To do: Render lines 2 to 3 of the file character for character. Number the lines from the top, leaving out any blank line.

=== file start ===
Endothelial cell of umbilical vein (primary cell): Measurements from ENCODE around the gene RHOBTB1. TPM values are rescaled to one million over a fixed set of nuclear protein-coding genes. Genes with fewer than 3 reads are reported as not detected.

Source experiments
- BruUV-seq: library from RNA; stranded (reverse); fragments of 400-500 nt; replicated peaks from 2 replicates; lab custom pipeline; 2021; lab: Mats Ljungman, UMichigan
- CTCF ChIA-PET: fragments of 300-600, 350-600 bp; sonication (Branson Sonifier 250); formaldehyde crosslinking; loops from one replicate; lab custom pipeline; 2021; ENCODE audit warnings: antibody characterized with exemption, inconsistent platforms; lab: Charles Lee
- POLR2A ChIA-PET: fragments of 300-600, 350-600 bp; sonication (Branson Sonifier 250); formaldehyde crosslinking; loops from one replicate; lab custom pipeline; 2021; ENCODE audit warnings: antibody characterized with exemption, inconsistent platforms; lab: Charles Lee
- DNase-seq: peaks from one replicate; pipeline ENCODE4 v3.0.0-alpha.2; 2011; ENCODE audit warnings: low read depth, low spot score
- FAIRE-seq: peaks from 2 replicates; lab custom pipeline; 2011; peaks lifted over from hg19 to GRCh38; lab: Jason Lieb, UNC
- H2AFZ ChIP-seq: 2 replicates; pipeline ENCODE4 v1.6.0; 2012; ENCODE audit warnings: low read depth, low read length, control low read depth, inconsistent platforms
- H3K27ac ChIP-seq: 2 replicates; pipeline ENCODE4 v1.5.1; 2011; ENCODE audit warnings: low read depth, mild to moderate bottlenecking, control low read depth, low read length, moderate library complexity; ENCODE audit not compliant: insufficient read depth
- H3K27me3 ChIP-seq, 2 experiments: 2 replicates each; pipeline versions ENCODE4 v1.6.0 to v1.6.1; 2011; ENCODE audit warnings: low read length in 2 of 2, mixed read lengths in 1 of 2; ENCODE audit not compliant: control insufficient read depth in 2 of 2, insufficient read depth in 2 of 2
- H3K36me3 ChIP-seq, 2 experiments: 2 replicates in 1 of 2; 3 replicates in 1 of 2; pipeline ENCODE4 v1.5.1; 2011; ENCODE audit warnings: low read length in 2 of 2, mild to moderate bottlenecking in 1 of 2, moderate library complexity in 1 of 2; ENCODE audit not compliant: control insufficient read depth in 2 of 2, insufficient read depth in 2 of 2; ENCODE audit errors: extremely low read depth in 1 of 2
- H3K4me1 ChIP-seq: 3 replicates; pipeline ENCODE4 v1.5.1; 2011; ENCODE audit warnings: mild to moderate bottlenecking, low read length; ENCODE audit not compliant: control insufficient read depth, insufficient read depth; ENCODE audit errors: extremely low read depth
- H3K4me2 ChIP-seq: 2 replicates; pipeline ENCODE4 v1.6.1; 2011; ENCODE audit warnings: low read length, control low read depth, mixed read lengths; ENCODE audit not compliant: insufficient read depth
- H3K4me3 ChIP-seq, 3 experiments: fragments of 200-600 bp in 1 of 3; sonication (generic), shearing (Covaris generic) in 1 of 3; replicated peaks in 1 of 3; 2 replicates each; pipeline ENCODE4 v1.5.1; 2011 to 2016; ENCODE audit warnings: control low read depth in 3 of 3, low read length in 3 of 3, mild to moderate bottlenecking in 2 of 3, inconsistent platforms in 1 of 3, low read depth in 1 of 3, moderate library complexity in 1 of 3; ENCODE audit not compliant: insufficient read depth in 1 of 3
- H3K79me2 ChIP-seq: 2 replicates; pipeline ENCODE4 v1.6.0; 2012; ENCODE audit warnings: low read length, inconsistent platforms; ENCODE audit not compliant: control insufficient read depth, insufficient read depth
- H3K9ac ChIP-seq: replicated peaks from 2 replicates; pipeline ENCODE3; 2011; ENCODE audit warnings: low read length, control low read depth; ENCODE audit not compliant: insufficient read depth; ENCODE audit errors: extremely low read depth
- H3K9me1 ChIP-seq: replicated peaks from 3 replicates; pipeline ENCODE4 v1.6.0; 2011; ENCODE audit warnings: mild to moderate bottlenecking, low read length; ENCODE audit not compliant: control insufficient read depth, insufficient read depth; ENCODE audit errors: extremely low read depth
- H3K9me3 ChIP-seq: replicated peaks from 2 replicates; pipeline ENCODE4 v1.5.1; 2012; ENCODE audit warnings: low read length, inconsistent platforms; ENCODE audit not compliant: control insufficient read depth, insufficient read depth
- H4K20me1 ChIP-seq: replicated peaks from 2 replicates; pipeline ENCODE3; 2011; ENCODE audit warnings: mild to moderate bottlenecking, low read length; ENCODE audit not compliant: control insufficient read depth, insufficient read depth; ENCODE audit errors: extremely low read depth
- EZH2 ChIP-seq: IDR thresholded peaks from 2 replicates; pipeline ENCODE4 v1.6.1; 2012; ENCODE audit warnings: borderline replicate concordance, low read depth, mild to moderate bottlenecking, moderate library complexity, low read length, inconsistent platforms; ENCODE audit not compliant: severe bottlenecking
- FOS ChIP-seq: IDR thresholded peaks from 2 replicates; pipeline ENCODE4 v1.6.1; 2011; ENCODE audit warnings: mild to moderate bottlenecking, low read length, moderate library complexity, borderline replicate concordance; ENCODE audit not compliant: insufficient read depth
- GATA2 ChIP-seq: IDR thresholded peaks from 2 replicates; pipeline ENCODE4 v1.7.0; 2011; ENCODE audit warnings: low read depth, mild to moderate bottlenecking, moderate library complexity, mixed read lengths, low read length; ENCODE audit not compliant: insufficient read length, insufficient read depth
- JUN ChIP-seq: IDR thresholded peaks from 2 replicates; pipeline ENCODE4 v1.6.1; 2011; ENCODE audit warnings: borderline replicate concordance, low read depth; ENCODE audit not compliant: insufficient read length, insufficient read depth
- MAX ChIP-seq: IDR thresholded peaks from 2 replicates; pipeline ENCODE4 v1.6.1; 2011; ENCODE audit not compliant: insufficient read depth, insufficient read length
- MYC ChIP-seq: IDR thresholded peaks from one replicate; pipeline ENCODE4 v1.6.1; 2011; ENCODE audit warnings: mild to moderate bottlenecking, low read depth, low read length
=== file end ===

Source experiments
- BruUV-seq: library from RNA; stranded (reverse); fragments of 400-500 nt; replicated peaks from 2 replicates; lab custom pipeline; 2021; lab: Mats Ljungman, UMichigan